Boy shows no remorse for part in vicious beating
South Peace News
A 15-year-old Grouard boy says he is innocent despite being found guilty of being part of a mob that savagely beat a defenseless man.
The boy appeared in High Prairie youth court June 16 for sentencing on charges of aggravated assault, assault with a weapon and failing to comply with a probation order. He was earlier found guilty of the charges during a trial.
"He still maintains his innocence," said the boy's lawyer, Harry Jong. "It's a case of mistaken identity."
Judge Thomas R. Goodson replied, however, he found the boy guilty for his part in the beating.
"You deny your involvement but the evidence was clearly before me and I found you guilty of aggravated assault," said Judge Goodson.
The boy's name cannot be published due to provisions in the Youth Criminal Justice Act.
Crown prosecutor Mila Mydliar began sentencing arguments by submitting two victim impact statements for Judge Goodson's consideration. Jong immediately objected saying only the victim can provide the statement, not the spouse and daughter. Mydliar countered saying the victim can provide a statement on behalf of the victim.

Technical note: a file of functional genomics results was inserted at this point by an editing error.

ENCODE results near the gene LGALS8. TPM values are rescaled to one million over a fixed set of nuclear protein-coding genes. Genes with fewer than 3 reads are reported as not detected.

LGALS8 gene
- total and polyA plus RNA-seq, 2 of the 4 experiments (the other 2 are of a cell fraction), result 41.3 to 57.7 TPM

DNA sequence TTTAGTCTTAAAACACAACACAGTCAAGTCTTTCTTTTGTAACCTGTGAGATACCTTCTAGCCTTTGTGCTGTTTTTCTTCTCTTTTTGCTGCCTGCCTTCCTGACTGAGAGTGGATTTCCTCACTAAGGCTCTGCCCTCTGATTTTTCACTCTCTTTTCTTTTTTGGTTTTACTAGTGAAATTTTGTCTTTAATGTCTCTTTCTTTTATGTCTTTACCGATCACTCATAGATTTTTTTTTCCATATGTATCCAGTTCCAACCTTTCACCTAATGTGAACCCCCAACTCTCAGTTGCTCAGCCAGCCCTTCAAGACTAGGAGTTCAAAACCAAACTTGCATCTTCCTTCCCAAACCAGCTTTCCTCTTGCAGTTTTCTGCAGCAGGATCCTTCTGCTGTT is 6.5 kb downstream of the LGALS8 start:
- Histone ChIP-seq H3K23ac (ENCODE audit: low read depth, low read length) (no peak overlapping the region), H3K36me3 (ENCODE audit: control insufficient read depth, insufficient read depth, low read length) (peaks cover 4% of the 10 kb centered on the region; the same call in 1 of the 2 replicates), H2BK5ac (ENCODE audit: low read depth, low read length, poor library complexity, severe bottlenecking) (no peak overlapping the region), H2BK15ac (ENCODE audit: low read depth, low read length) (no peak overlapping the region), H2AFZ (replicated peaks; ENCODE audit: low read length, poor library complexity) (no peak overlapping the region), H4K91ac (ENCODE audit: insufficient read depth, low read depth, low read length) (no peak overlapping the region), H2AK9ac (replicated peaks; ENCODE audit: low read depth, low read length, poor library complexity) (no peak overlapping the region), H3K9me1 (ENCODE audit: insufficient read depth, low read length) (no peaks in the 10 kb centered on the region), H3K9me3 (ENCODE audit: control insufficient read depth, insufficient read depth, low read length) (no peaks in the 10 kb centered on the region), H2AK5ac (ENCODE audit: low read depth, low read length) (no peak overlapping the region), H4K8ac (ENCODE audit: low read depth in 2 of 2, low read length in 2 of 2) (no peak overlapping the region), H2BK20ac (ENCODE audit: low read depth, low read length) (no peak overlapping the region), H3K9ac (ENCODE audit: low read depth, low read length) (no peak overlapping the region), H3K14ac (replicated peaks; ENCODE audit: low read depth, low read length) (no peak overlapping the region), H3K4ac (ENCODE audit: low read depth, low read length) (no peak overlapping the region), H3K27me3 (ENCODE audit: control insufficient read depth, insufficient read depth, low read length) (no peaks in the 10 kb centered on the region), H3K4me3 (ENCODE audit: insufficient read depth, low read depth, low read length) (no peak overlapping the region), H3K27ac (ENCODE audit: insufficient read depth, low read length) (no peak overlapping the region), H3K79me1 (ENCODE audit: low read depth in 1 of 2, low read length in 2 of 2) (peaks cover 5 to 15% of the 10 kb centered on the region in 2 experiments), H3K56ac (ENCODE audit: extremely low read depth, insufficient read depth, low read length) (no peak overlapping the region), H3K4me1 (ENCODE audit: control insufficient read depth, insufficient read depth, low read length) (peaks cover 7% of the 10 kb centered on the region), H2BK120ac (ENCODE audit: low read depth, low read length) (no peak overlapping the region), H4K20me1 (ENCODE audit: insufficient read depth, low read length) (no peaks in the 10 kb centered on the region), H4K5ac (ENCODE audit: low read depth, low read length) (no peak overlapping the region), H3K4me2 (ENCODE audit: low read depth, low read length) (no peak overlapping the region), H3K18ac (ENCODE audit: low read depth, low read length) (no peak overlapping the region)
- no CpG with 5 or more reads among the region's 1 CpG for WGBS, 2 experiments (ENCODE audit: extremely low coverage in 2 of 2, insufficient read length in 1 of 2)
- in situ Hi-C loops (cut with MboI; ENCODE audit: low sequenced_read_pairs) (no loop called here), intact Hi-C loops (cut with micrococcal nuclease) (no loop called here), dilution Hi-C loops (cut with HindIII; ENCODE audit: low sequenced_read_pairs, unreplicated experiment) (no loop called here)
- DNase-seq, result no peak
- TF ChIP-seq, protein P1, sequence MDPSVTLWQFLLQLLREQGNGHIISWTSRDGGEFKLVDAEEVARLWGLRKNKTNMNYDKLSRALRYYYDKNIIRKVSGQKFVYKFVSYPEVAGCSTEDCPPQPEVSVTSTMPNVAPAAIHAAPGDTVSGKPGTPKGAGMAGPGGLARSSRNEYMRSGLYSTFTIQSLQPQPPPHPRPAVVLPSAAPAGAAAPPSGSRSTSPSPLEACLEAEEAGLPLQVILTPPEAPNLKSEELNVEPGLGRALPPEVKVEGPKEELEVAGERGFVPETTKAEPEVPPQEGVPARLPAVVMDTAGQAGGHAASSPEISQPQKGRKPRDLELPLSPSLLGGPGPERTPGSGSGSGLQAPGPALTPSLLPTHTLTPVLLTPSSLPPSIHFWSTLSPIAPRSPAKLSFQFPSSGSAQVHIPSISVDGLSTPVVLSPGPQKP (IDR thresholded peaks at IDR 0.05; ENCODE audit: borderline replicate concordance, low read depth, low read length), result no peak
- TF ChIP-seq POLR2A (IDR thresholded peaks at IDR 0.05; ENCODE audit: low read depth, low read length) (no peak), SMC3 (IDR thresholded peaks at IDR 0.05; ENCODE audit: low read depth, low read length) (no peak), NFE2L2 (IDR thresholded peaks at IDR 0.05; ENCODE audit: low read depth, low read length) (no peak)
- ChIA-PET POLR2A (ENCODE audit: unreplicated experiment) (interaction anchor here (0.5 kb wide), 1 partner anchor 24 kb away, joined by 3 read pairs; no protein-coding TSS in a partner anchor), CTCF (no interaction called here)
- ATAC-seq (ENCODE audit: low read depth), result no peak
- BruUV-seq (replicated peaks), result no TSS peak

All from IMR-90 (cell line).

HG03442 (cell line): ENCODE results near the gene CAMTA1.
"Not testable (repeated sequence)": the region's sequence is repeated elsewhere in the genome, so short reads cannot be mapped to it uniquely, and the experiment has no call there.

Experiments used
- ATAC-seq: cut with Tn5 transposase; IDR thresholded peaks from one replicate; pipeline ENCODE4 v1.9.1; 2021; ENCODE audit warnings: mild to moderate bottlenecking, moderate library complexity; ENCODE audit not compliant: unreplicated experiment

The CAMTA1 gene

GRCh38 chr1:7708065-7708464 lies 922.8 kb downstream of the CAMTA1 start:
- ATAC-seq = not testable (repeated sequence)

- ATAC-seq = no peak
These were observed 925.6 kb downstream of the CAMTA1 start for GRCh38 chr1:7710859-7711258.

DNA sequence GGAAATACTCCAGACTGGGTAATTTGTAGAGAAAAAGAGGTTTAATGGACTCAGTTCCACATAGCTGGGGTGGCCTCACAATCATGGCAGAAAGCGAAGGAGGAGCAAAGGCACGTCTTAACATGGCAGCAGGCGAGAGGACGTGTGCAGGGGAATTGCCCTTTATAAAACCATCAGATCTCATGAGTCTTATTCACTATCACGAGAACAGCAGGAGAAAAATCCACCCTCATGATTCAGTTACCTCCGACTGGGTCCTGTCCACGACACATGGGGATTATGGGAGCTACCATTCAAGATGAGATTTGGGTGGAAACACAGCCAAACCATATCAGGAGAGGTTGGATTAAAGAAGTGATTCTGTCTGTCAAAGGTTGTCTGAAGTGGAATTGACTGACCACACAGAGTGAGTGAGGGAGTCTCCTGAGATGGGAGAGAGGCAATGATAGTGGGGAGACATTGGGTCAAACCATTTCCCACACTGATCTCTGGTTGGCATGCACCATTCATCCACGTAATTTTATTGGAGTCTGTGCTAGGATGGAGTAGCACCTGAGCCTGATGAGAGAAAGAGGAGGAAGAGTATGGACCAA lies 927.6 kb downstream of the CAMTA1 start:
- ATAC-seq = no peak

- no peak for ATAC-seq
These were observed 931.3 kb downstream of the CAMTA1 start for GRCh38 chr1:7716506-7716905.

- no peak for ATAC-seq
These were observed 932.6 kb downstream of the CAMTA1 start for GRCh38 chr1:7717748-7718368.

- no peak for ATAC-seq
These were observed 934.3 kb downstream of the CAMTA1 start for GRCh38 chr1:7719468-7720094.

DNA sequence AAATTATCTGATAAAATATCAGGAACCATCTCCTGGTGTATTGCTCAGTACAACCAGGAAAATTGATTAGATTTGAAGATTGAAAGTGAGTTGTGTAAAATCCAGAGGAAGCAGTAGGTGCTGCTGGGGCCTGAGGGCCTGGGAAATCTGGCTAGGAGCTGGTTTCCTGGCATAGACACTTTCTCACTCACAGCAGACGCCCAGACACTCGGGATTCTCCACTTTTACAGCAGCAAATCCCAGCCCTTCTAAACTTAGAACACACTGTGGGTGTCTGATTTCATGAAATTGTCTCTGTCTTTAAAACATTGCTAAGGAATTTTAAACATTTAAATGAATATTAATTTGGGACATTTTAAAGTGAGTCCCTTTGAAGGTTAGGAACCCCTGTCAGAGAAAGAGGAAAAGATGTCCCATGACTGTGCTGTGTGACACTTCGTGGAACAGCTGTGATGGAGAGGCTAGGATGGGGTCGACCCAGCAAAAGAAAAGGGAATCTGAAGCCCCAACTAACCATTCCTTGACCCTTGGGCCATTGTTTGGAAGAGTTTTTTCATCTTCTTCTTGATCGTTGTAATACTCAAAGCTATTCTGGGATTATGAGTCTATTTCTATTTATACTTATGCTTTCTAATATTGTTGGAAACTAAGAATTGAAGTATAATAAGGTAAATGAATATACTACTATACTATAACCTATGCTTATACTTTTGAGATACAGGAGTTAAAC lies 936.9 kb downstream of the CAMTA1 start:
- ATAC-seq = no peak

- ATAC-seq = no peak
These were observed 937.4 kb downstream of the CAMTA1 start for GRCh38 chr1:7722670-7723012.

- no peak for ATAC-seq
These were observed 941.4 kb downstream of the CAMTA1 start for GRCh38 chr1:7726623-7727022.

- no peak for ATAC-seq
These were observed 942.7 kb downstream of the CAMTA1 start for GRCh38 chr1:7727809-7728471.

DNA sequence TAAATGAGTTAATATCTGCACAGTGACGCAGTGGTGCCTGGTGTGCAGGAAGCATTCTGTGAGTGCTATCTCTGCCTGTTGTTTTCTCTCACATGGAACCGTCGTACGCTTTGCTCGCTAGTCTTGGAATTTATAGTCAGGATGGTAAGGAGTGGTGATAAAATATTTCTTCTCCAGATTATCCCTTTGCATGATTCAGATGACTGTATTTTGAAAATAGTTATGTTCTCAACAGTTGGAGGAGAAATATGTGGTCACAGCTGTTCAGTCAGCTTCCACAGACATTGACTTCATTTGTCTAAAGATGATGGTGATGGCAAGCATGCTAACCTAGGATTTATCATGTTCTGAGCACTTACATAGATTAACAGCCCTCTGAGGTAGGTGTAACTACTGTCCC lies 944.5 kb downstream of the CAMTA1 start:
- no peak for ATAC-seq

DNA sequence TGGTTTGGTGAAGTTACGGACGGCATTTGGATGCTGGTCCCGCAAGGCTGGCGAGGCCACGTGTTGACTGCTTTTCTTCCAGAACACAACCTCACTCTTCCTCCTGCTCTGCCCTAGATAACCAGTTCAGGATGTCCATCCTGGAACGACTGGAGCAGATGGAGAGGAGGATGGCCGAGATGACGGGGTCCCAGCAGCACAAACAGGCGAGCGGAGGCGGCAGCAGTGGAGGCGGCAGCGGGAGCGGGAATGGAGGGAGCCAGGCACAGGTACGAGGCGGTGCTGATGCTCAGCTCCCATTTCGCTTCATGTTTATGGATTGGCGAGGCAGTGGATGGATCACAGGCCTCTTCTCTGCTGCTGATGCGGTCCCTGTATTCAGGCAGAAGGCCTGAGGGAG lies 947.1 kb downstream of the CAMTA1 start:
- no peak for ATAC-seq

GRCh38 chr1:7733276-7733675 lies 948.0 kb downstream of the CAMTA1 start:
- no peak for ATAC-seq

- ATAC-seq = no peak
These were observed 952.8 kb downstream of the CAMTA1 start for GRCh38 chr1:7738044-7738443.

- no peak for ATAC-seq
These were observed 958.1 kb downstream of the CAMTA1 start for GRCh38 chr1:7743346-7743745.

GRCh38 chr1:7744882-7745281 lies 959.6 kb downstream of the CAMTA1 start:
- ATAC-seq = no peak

"The victim is incapable of writing the statement," she said. "He has difficulty concentrating."
Judge Goodson agreed saying the victim has trouble reading since the assault. He agreed with Jong, however, saying that according to the Criminal Code the statements could not be allowed.
"I am unable to admit the statement," he said.
Mydliar asked for custody and a supervision order.
"It was a brutal, vicious attack on a defenseless man," she said.
Youth court was presented with an assessment from the Alberta Mental Health Board that clearly indicated the boy showed no remorse for his part in the beating. The boy smiled and shuffled nervously during arguments.
Mydliar lost the battle over presenting the victim impact statement but won the war when the probation officer attached the statements to his report. Despite Jong's objection, Judge Goodson allowed it saying it was common for probation officers to present material that was accepted by court.
Jong immediately stated he objected to the judge's decision.
The boy, who had spent seven weeks in custody before appearing in youth court, was sentenced to 18 months for the aggravated assault. The first 12 months will be spent is secure custody, the remaining six in supervision. He was also sentenced concurrently to six months on the assault with a weapon count and failing to comply with a probation order.
The boy was also slapped with a 10-year firearms prohibition and ordered to submit a DNA sample to authorities.
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